“All of us have an obligation to help people understand if that hurt that they’ve experienced is protected under any law. Then, we should help them connect to that law and the rights that are available to them,” she said.

When discussing her duties as director, Ms. Fullman emphasized the importance of fair housing and the ways housing can impact economic inequity.

“People should live where they choose to live and not be bound economically. If you always wanted to live where there’s grass and trees and the like, you should be able to do that,” she said. “Sometimes, not having access where you live means that there are fewer jobs in the area, and if you don’t have transportation, where you live matters. It matters as it relates to your health status, your educational attainment, where the quality schools and quality opportunities are. They’re all impacted by where you live, so housing discrimination is really a critical component to economic equity.”

She also discussed how voter participation is intertwined with issues like fair housing because voting impacts what legislation is passed to give marginalized groups equal opportunities under the law.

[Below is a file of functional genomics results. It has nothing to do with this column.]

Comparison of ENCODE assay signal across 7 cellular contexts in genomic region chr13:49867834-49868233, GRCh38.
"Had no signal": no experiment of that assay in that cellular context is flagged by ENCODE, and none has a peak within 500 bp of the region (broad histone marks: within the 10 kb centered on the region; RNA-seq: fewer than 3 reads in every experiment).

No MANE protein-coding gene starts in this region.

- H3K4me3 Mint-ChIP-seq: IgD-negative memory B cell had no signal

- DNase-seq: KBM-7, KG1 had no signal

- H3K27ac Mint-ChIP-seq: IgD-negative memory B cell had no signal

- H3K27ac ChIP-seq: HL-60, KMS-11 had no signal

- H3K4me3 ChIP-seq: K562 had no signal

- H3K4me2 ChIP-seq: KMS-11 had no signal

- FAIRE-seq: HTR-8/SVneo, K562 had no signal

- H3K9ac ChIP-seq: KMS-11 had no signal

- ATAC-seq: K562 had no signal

“When we talk about being able to change your circumstances and being able to have better opportunities, you know, voting matters,” Ms. Fullman said. “We see the interconnectedness between the issues, and sometimes, that has to be just articulated. People have to know it’s not just housing because they can’t get a house if you don’t have a job. So, making those connections, and then if you have a barrier to employment, and if you’ve been incarcerated, or if you have other barriers, then maybe laws need to be changed, and you can participate in both changes by being an educated voter.”

Ms. Fullman graduated with a law degree from Widener University in 1984. While studying there, she also fought for racial justice within the university.

“Law school was like high school for me, in terms of, you know, it was very divided. I mean, it was a good experience. I was a leader (of) the Black law students who were trying to push for change, even to have a Black law school professor, so that work has been in me for a while,” she said.

When Ms. Fullman finished her law degree at Widener, she wasn’t sure what she wanted to do exactly, but she knew she wanted to help the most people she could. To start, she knew that being an African American woman in workplaces that often were not diverse was important to her.